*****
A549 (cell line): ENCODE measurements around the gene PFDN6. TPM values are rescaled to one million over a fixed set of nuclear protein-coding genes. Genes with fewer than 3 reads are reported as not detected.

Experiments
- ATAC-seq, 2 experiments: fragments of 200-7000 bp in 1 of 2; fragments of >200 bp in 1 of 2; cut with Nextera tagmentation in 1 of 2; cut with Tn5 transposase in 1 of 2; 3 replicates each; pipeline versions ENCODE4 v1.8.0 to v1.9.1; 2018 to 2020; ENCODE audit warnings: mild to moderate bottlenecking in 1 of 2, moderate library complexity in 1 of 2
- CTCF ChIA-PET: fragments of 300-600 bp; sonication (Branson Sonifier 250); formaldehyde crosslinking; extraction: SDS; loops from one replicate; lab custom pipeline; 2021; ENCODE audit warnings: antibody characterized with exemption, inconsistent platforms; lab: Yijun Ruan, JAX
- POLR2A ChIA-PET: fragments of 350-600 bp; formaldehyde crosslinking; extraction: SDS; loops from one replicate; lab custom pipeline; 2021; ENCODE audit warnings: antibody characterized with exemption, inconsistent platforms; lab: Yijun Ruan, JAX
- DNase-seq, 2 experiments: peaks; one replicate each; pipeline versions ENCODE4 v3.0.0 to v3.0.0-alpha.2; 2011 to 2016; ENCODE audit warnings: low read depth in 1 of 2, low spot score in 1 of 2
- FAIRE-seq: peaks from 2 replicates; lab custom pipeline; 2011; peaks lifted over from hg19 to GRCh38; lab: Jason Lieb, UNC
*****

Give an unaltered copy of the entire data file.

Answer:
A549 (cell line): ENCODE measurements around the gene PFDN6. TPM values are rescaled to one million over a fixed set of nuclear protein-coding genes. Genes with fewer than 3 reads are reported as not detected.

Experiments
- ATAC-seq, 2 experiments: fragments of 200-7000 bp in 1 of 2; fragments of >200 bp in 1 of 2; cut with Nextera tagmentation in 1 of 2; cut with Tn5 transposase in 1 of 2; 3 replicates each; pipeline versions ENCODE4 v1.8.0 to v1.9.1; 2018 to 2020; ENCODE audit warnings: mild to moderate bottlenecking in 1 of 2, moderate library complexity in 1 of 2
- CTCF ChIA-PET: fragments of 300-600 bp; sonication (Branson Sonifier 250); formaldehyde crosslinking; extraction: SDS; loops from one replicate; lab custom pipeline; 2021; ENCODE audit warnings: antibody characterized with exemption, inconsistent platforms; lab: Yijun Ruan, JAX
- POLR2A ChIA-PET: fragments of 350-600 bp; formaldehyde crosslinking; extraction: SDS; loops from one replicate; lab custom pipeline; 2021; ENCODE audit warnings: antibody characterized with exemption, inconsistent platforms; lab: Yijun Ruan, JAX
- DNase-seq, 2 experiments: peaks; one replicate each; pipeline versions ENCODE4 v3.0.0 to v3.0.0-alpha.2; 2011 to 2016; ENCODE audit warnings: low read depth in 1 of 2, low spot score in 1 of 2
- FAIRE-seq: peaks from 2 replicates; lab custom pipeline; 2011; peaks lifted over from hg19 to GRCh38; lab: Jason Lieb, UNC